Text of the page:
Boyle McCauley News

Since 1979 • June-July 2024 • Circulation 5000

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Agreement is a Community Win

Legally enforceable agreement will guide Boyle Street Community Services’ development.

The building where BSCS will open the okimaw peyesew kamik (King Thunderbird Centre) on 101st Street and 107A Avenue. Leif Gregersen

It was like a high stakes courtroom drama.

Minutes before a hearing on May 31st, 2023 to review the relocation of Boyle Street Community Services (BSCS) to McCauley, community stakeholders and BSCS signed an agreement outlining conditions for operating the okimaw peyesew kamik (King Thunderbird Centre).

Since BSCS’s proposed relocation to the corner of 107A Avenue and 101st Street was announced in December of 2021, a loose coalition of community stakeholders has opposed the move. These included the Chinatown and Area Business Association (CABA), Chinese Benevolent Association of Edmonton (CBA), McCauley residents, and parents of students attending Victoria School.

According to McCauley resident Anna Bubel, “Resistance and persistence allowed us to hammer out a deal. Boyle Street promises not to operate a drop-in or safe injection site at that site. That’s a win.”

BSCS’s Executive Director, Jordan Reiniger, agrees it’s a win-win.

“We are excited that we were able to agree with the community to conditions on this iteration of our development permit application for okimaw peyesew kamik (King Thunderbird Centre). These conditions clarify our intended uses under this development permit, and our commitment to apply for a new development permit for any changes to how we would use the building in the future. We believe the okimaw peyesew kamik will be an important part of the solution to many of the challenges community members from all walks of life are facing.

“We hope this agreement with the community begins a new chapter of collaboration as we work together to ensure a better future for everyone in the neighbourhood.”

Unfortunately, no none from the CABA or CBA was available for comment by the time of the deadline for this issue of the paper.

Michelle Patterson Nipp has an eight-year-old son attending Victoria School. She, along with two students from the school, presented their concerns to the SDAB (Subdivision and Development Appeal Board) hearing.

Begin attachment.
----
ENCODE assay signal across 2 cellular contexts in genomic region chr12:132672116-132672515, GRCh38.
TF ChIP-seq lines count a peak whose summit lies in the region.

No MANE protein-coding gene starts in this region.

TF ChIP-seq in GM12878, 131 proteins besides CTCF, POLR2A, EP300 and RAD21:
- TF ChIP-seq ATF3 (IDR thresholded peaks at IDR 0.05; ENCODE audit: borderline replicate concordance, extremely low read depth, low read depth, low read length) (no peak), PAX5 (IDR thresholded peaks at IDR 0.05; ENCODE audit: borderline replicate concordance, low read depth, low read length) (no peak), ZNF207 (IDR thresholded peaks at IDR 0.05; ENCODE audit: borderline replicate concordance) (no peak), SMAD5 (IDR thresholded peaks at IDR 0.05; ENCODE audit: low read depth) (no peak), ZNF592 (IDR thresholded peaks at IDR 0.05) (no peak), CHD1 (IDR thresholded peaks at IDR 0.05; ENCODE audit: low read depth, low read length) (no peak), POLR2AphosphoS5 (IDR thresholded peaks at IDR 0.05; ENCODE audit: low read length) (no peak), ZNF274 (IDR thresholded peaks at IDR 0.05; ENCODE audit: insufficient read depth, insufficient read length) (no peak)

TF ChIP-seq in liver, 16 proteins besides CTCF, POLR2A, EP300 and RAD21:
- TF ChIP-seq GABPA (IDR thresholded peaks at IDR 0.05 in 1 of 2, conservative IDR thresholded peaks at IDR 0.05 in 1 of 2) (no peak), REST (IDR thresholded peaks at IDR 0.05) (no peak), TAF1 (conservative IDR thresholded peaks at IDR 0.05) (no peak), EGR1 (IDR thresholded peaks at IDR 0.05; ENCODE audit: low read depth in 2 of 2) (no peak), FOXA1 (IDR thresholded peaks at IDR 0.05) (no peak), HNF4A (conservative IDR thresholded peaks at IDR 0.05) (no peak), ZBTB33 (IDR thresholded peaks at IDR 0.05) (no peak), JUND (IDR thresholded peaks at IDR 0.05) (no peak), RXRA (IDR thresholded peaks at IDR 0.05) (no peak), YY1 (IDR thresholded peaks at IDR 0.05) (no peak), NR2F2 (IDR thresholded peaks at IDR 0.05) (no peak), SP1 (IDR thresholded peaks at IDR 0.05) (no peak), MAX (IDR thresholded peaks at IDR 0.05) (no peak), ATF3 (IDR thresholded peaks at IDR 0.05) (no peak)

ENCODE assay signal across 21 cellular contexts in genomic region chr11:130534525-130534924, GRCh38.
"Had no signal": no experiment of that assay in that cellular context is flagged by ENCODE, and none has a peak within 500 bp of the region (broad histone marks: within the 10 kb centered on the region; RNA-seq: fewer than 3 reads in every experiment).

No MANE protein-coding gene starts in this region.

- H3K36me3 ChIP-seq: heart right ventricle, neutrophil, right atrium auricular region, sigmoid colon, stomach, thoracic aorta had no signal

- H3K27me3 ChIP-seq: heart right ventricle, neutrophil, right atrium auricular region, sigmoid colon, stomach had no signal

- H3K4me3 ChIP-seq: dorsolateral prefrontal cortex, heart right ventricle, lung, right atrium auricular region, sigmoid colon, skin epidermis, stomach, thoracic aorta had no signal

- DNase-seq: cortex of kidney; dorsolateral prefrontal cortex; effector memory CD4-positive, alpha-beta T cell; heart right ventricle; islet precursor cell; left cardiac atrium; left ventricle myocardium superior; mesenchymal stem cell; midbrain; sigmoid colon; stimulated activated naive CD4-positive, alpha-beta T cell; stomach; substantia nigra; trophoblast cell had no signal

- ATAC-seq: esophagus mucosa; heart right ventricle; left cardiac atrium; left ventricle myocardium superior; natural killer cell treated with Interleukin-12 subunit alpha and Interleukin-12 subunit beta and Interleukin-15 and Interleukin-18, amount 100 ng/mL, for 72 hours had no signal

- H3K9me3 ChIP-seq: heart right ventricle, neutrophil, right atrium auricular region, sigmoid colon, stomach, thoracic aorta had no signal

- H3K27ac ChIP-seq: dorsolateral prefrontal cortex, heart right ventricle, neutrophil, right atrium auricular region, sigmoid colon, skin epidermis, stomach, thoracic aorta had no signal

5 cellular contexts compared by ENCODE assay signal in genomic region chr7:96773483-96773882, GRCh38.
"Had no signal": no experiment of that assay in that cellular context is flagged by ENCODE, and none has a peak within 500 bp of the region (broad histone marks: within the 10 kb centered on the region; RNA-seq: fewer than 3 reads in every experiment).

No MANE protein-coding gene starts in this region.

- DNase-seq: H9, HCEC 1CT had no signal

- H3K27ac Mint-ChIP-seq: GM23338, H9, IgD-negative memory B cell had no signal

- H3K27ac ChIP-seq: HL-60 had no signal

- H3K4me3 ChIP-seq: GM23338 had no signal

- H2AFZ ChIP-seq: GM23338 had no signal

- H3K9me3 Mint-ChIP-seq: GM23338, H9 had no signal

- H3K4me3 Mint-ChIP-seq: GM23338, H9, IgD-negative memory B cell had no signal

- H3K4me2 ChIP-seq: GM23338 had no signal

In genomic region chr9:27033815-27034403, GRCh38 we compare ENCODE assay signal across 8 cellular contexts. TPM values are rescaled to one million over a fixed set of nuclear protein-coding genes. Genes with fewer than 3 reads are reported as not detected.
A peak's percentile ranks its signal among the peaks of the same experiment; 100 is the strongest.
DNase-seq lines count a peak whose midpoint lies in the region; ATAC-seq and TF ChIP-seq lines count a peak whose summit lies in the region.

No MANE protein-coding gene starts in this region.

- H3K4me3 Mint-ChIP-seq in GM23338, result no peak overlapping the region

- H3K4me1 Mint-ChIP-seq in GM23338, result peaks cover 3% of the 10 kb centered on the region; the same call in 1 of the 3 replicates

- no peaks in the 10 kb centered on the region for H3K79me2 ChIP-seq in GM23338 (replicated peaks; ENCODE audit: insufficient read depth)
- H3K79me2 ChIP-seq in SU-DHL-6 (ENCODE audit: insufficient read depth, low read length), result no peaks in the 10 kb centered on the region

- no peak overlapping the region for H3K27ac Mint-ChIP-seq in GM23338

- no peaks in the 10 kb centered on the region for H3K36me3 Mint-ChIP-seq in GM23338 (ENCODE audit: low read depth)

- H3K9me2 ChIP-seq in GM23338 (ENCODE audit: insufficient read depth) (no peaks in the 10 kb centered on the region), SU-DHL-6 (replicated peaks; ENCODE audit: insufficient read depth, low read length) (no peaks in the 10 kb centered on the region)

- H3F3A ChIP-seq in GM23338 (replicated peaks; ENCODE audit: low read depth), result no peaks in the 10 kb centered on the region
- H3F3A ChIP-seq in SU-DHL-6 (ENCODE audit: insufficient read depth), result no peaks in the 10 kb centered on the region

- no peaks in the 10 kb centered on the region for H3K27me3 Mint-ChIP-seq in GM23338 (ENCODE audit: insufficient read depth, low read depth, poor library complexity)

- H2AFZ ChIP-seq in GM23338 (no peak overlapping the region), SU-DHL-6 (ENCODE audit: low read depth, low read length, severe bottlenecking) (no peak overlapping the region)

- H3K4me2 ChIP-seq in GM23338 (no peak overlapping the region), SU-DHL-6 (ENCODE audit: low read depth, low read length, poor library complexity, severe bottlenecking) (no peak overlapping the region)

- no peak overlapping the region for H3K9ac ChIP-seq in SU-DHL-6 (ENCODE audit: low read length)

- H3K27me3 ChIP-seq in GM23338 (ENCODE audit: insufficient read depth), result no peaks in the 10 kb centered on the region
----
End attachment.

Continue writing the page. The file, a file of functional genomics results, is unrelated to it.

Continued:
“The over-concentration of services near Victoria School has led to an increasing number of unsafe interactions for students. That’s why members of the school community came together as the Victoria School Parent Coalition and worked with other local groups to appeal the development.

“We’re relieved that the SDAB ruled in our favour and that the conditions of their recently approved development permit prevent Boyle Street from operating a drop-in.”

Last November, the SDAB overturned the issuing of a development permit to BSCS. The agency revised its plans and resubmitted them to the City. When a new development permit was issued to BSCS in January of 2023, community stakeholders again appealed the decision to the SDAB.

With the second appeal to the SDAB pending, BSCS and community stakeholders signed a legally enforceable agreement that outlines conditions that will guide BSCS’s development.

The SDAB set a legal precedent in its decision by linking the issuing of a development permit to the agreement on conditions. Unlike Good Neighbourhood Agreements, this deal with BSCS is legally enforceable because the agreement has been integrated into the SDAB decision.

Phil O’Hara is a long-time McCauley resident. He was part of the loose coalition of community stakeholders opposing BSCS’s relocation to McCauley.

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